RENO, Nevada (AFP) — Open warfare erupted in the White House race Tuesday over the costly failure by US lawmakers to approve an economic rescue bill, even as both candidates appealed for cooler heads to prevail.
Democrat Barack Obama and Republican John McCain both telephoned President George W. Bush to offer new ideas on breaking the impasse in Congress after the House of Representatives Monday shot down the 700-billion-dollar package.
Campaigning in the battleground state of Nevada, Obama noted the bill's failure had triggered a bloodbath on markets with 1.2 trillion dollars wiped off New York share values alone Monday.
That was not just a crisis for Wall Street, but for every US worker with a pension investment and every small company reliant on lines of credit to stay in business, he said.
It was an "outrage" that taxpayers were having to foot the bill for financiers' folly, Obama said, but stressed that without action by Congress, "millions of jobs could be lost, a long and painful recession could follow."
"There will be time to punish those who set this fire, but now is the moment for us to come together and put the fire out.
"To the Democrats and Republicans who opposed this plan yesterday, I say step up to the plate. Do what's right for the country," the Illinois senator said in Reno.
The stalled Wall Street rescue package would allow the government to purchase up to 700 billion dollars in bad, mortgage-related debts from financial firms endangered by the collapse of the US housing market.
McCain said in Des Moines, Iowa: "Yesterday the country and the world looked to Washington for leadership, and Congress once again came up empty-handed.
"I am disappointed at the lack of resolve and bipartisan good will among members of both parties to fix this problem," the Arizona senator said.
"Congressional inaction has put every American and the entire economy at the gravest risk," McCain warned, citing individual companies and student groups now struggling to get loans because of the credit crunch.
Both contenders in the November 4 election called for federal deposit insurance for US families and small businesses to be raised for the first time in 28 years, in a bid to get rebellious lawmakers back on board.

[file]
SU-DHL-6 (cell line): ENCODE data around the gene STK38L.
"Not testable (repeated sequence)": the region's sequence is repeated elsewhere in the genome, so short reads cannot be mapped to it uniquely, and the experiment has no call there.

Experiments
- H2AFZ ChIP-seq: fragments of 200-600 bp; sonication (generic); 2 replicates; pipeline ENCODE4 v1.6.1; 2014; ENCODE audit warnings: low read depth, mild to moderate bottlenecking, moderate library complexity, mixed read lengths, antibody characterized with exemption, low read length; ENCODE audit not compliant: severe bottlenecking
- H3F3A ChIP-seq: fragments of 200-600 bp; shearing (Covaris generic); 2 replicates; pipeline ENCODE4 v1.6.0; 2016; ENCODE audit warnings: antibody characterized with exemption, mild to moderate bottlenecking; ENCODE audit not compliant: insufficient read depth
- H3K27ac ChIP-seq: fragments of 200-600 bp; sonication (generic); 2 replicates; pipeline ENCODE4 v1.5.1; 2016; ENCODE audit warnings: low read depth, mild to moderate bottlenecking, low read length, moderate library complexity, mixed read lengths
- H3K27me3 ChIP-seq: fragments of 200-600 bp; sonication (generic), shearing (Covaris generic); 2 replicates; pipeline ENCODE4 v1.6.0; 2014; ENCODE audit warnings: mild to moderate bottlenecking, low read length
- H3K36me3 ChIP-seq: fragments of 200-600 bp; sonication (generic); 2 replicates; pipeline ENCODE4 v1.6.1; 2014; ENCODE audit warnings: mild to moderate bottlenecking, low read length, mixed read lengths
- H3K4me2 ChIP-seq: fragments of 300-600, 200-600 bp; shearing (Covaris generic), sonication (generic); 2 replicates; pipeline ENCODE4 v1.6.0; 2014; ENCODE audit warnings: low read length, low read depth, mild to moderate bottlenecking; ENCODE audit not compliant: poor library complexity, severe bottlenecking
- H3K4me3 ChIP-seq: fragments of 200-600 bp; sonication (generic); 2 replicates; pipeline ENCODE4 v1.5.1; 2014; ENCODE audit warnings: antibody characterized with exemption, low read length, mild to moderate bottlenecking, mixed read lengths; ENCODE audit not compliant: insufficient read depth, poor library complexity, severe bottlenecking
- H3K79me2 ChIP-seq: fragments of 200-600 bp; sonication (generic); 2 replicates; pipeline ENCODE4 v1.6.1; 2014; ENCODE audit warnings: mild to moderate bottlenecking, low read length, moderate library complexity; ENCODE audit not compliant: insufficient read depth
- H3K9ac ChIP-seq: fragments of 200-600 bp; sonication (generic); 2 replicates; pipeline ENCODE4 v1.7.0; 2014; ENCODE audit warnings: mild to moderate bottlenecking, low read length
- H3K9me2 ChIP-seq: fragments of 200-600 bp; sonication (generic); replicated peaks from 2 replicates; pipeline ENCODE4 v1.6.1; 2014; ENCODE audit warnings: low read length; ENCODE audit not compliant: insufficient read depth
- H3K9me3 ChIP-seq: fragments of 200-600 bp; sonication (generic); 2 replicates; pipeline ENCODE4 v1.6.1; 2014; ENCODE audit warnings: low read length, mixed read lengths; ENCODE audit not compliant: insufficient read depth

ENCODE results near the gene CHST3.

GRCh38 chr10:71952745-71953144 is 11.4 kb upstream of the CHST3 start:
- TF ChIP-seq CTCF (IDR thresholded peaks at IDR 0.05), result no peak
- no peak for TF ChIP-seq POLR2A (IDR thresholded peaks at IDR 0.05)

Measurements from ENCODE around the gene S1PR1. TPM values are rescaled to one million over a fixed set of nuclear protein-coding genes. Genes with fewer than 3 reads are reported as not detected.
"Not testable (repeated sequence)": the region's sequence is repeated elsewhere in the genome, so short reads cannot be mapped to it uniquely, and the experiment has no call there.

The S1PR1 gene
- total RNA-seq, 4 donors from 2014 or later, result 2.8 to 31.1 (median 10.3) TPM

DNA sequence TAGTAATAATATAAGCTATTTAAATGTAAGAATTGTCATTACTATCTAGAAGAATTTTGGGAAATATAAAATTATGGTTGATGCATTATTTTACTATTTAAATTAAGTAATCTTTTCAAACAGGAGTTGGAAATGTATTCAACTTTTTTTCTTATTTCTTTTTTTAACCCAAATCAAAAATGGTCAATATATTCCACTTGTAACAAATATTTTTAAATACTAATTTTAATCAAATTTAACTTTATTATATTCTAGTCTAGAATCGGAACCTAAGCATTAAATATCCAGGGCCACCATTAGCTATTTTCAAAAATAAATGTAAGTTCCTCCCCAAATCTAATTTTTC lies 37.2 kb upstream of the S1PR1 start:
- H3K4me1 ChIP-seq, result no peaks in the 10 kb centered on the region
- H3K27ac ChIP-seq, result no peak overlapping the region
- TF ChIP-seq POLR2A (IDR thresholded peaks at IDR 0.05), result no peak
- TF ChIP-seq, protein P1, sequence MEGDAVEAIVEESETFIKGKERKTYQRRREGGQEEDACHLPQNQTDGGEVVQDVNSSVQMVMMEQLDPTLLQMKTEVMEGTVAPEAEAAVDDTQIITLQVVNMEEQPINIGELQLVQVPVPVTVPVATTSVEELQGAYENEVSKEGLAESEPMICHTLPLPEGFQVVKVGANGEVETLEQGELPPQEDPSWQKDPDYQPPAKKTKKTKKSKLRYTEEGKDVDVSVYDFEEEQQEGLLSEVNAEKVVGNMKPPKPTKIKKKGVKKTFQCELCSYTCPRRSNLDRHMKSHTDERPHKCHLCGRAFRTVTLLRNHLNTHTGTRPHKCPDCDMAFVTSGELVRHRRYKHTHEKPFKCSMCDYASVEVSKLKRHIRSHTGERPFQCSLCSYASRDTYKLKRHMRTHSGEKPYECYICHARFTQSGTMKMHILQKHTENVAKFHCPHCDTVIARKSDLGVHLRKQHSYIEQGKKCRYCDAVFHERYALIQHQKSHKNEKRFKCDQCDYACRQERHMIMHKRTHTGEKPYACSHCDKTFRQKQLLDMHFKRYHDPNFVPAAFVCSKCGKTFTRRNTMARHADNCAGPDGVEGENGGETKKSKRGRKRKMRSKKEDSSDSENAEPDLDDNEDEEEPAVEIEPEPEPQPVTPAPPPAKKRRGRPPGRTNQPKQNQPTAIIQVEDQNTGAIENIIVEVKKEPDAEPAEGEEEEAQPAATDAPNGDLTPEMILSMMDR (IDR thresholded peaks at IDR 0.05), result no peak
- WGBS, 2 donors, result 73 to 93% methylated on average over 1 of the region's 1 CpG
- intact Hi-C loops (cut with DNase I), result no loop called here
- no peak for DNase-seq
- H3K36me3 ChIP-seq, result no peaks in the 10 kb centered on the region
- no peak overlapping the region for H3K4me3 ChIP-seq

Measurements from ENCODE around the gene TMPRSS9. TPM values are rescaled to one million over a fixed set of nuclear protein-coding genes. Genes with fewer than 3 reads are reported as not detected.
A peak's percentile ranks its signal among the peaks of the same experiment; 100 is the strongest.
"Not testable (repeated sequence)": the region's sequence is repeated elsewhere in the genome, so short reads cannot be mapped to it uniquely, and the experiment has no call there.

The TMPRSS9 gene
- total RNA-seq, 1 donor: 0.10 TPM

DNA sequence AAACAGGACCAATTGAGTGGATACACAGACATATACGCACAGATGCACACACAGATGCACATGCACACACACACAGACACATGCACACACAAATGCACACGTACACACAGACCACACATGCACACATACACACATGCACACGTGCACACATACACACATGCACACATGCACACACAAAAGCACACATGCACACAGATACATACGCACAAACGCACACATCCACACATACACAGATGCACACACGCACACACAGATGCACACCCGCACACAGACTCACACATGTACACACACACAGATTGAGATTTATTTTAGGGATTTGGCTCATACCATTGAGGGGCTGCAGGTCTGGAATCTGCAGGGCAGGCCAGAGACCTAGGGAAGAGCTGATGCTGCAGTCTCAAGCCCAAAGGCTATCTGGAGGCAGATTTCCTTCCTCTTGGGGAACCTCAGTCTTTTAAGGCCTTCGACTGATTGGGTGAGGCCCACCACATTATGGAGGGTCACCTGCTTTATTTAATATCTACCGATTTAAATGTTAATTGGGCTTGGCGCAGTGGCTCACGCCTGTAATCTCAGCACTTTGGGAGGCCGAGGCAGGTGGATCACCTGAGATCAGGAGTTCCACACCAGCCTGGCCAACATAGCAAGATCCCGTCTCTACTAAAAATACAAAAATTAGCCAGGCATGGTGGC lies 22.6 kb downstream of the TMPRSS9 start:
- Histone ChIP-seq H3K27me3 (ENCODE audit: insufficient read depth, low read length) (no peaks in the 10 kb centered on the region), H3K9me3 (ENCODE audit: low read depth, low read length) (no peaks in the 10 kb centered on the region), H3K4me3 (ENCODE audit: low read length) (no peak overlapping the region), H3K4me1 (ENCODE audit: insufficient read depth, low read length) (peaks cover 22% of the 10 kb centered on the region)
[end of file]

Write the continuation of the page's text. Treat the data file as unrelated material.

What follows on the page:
Both pledged new efforts to persuade their party colleagues, with McCain warning "the dire consequences of inaction" would reverberate far beyond Wall Street.
Both accused Bush, whose repeated appeals to Congress have fallen on deaf ears, of failing to sell the plan properly.
Congressional leaders said Tuesday they could pass a revised 700 billion dollar Wall Street bailout within days, after their first attempt failed.
Chris Dodd, chairman of the Senate Banking Committee, said leaders in both chambers were working on the timing of bringing an amended bailout legislation to a vote.
"I am quite confident that we are moving in the right direction, and that we should end up with a very positive outcome in the next 24 or 48 hours," Dodd said.
However, there was an eruption of partisan sniping as blame was traded over the bill's failure, with the Republican Party releasing a new ad saying Obama's policies would drive up taxes and spending and "make the problem worse."
A second McCain ad also accused Obama of being a "hypocrite."
"First, Obama attacked McCain. Then said: 'We've got the long term fundamentals that will really make sure this economy grows,'" the ad said, inserting a video clip of an Obama speech.
But the campaign of Obama, who has targeted McCain for saying the fundamentals of the economy were strong, hit back, charging that his words had been completely twisted.
The latest Gallup tracking poll had Obama ahead of McCain by 49 percent to 43. Another poll by ABC News found voters blaming Republicans for the bailout bill's failure, rather than Democrats, by a margin of two to one.
Both Obama and McCain called on Bush to raise federal deposit insurance for accounts held in US banks, from 100,000 dollars to 250,000 dollars.
McCain said he also recommended to Bush that the Treasury use its 250-billion-dollar "exchange stability fund" to directly shore up Wall Street firms, and inject a separate fund of one trillion dollars to buy up distressed mortgages.
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